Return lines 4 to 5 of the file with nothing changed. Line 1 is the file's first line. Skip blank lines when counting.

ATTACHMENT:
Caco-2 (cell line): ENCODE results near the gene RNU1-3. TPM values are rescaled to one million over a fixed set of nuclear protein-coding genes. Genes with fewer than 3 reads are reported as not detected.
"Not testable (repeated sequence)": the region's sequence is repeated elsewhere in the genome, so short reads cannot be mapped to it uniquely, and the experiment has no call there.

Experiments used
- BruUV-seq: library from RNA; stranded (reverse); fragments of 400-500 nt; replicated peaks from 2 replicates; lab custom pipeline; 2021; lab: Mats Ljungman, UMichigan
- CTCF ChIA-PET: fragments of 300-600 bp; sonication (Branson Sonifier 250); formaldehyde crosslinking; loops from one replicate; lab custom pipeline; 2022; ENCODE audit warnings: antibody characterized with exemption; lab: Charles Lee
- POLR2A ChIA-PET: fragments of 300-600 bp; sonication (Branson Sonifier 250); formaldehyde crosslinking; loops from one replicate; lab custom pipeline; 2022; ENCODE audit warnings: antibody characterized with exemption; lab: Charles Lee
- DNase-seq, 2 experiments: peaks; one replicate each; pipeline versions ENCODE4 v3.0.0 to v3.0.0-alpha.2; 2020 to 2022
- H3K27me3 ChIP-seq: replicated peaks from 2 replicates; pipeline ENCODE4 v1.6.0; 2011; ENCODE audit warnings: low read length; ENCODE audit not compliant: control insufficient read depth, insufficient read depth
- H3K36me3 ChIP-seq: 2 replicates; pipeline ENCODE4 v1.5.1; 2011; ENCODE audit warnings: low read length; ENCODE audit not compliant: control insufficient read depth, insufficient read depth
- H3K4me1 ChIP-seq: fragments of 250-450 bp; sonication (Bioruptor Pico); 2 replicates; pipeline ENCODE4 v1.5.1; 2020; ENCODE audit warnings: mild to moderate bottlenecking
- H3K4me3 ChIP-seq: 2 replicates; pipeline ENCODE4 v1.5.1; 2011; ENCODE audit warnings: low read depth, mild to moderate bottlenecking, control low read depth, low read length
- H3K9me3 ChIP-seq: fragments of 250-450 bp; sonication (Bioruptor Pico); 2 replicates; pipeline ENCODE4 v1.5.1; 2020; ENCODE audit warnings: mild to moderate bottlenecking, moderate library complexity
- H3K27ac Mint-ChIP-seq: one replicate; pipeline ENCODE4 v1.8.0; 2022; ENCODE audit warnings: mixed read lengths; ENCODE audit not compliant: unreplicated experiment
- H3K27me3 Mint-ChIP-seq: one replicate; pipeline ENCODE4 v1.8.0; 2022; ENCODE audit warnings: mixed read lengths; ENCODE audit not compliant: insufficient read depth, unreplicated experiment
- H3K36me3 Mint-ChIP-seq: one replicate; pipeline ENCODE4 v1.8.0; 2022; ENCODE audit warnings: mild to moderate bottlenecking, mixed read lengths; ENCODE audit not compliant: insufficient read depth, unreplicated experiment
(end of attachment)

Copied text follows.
- BruUV-seq: library from RNA; stranded (reverse); fragments of 400-500 nt; replicated peaks from 2 replicates; lab custom pipeline; 2021; lab: Mats Ljungman, UMichigan
- CTCF ChIA-PET: fragments of 300-600 bp; sonication (Branson Sonifier 250); formaldehyde crosslinking; loops from one replicate; lab custom pipeline; 2022; ENCODE audit warnings: antibody characterized with exemption; lab: Charles Lee